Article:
latino lingo

All things related to effective Hispanic marketing, Hispanic advertising and Hispanic public relations.

Friday, July 28, 2006

Hispanic outreach Kentucky style

A first is occurring in Kentucky on August 15 when the Richmond Register, circulation 6,280, becomes the first paper in the state to launch a bi-lingual column. This according to an article in Editor & Publisher Magazine, which goes on to report that the column will run every other week and be written by Alberto Sanz, a Mexican also who publishes a weekly Spanish paper in central Kentucky.

"Madison County's growing Hispanic population is evident in the number of Hispanic-owned businesses and Hispanic employees in the local work force," Richmond Register Editor Jim Todd Todd is quoted as saying in the article.

(Thanks to Rebecca Johnston, media buyer at Mason, Inc., for forwarding this article)

Monday, July 24, 2006

¿Como se dice "Recycling" en Español?

The city of Irving (Texas) is pushing a recycling program aimed at increase participation among the immigrant Hispanics, according to an article in the Dallas Morning News.

It's an interesting article in that the city has clearly understood that culture is a critical factor in getting their message, and better yet to generating action, to their Hispanic population. They are not solely focusing on language as the key barrier and thus not relying on translations.

Another smart move is that rather than going at it alone, the city has formed a community coalition to get the word out to the people. Alan Watts, recycling outreach coordinator for the Texas Commission on Environmental Quality, says in the article, "The city of Irving has a tremendous amount of insight by attempting to reach the customers -- not only through the language barrier, but also by involving community groups."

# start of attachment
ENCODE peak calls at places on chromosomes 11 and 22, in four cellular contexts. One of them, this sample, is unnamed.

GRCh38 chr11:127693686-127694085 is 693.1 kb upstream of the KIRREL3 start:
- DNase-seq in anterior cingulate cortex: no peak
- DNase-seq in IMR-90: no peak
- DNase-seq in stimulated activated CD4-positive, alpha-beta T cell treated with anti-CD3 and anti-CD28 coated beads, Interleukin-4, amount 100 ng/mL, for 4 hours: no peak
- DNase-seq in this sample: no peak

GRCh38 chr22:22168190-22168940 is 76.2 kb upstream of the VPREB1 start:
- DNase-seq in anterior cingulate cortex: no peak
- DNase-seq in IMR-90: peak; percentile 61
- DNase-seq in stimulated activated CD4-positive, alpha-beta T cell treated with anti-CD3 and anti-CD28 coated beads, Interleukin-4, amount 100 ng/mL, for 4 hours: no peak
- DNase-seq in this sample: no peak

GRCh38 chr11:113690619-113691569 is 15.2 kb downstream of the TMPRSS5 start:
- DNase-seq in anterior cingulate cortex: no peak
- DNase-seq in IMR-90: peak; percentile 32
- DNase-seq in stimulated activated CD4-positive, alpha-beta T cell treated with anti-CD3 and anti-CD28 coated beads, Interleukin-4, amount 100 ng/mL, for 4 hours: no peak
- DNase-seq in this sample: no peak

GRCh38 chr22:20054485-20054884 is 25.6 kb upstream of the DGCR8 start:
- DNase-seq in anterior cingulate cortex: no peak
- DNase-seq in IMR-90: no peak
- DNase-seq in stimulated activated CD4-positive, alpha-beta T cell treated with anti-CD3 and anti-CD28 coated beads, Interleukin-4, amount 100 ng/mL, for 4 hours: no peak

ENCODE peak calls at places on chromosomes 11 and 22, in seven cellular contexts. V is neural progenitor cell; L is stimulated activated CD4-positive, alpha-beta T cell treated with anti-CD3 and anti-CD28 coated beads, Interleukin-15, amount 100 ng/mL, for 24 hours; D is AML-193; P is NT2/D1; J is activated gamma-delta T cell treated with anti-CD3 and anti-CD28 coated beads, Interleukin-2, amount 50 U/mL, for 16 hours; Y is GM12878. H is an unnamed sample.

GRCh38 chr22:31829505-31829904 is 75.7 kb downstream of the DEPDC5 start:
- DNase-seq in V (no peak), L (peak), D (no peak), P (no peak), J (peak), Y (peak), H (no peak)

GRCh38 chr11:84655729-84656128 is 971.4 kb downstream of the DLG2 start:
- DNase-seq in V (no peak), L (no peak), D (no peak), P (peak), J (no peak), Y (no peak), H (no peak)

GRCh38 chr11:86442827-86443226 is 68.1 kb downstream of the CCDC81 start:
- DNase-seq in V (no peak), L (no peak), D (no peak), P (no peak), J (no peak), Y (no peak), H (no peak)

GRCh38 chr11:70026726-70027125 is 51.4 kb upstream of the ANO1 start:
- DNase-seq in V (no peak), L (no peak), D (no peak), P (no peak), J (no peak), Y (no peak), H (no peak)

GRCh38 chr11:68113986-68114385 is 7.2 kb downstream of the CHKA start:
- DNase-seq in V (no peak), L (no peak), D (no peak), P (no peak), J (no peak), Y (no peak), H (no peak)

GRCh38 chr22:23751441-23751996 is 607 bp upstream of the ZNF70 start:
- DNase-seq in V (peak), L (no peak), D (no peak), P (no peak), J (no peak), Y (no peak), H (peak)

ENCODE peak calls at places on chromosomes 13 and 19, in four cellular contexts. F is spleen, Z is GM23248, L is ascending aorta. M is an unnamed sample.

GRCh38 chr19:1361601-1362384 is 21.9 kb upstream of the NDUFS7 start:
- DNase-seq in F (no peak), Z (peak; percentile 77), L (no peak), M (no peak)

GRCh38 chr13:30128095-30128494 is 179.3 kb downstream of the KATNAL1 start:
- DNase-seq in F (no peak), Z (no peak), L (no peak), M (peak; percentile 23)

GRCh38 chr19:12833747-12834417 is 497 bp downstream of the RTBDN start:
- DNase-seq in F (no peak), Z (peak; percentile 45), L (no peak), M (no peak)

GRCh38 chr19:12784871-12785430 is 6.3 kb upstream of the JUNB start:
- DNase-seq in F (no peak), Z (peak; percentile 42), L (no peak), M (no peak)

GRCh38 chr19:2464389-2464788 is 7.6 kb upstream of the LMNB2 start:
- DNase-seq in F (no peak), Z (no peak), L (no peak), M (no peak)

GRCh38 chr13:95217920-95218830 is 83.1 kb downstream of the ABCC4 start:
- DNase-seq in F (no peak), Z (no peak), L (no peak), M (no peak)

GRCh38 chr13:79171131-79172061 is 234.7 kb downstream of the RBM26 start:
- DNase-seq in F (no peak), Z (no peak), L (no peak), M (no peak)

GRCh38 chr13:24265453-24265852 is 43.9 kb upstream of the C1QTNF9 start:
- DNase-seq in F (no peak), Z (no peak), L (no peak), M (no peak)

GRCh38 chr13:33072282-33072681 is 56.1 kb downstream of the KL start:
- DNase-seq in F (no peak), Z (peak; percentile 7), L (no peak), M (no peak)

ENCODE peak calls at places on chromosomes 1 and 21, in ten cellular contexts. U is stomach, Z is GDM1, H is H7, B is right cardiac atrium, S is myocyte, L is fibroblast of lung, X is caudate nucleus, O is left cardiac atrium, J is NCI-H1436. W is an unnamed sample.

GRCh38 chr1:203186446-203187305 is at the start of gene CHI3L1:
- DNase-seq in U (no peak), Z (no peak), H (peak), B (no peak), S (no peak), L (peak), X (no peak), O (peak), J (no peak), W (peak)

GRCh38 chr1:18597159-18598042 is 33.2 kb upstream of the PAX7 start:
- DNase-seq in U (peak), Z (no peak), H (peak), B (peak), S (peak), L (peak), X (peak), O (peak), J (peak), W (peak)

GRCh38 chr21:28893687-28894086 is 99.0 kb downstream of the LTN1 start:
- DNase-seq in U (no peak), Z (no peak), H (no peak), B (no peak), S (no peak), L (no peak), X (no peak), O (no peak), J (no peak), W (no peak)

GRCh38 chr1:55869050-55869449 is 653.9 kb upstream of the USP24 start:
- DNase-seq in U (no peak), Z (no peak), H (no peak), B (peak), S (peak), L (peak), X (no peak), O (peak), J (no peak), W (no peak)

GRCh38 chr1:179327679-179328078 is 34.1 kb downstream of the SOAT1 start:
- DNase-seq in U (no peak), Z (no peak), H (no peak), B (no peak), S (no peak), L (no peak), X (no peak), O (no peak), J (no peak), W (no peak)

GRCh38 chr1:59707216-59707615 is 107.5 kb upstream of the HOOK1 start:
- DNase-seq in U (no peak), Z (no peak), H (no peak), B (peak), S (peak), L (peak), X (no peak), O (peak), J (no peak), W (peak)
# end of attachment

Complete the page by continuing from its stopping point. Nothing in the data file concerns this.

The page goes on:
The community coalition's tactics include building a team of bilingual and Spanish-speaking trainers to teach the importance of recycling, and in the future hosting community picnics, block parties, church meetings and educational workshops to promote recycling.

Seems like they are on the path to success.

The notion of culture as a barrier is one those of you who regularly read me will recognize. In environmental areas like recycling, energy conservation and energy efficiency culture is critically important as most immigrant groups come from countries that are not as far along with these matters as here in the states. We also don't have an Al Gore equivalentant scaring us that the polar ice caps are melting or blaming every weather phenomenon on global warming.

With energy prices continuing to go sky high, it is imperative that waste departments, electrical companies, natural gas companies, and other utilities engage Latinos is a culturally-relevant manner. In areas where Latinos make up at least 15% of the overall population, this has to be part of the overall solution to lowering costs for everyone.

But, you don't do this by translating your general market educational and marketing materials to Spanish or by including a translated bill stuffer every month. Marketing in this passive manner will only translate into assured failure. If you have questions on how to do it right, go to Irving.

Wednesday, July 19, 2006

Ad Age Releases "Hispanic Fact Pack"

Download the 52-page report here (5.7 meg PDF download from Ad Age WebSite)

Among other things, the 3rd annual Fact Pack reports has data about marketers' ad spending, demographic trends, language usage and rankings for the leading TV media. There are also charts on marketers' spending forecasts.

Tuesday, July 18, 2006

Marketing at the border

Marketing y Medios carries an article about Border Billboard, a company that specializes in billboards at the U.S.-Mexico border.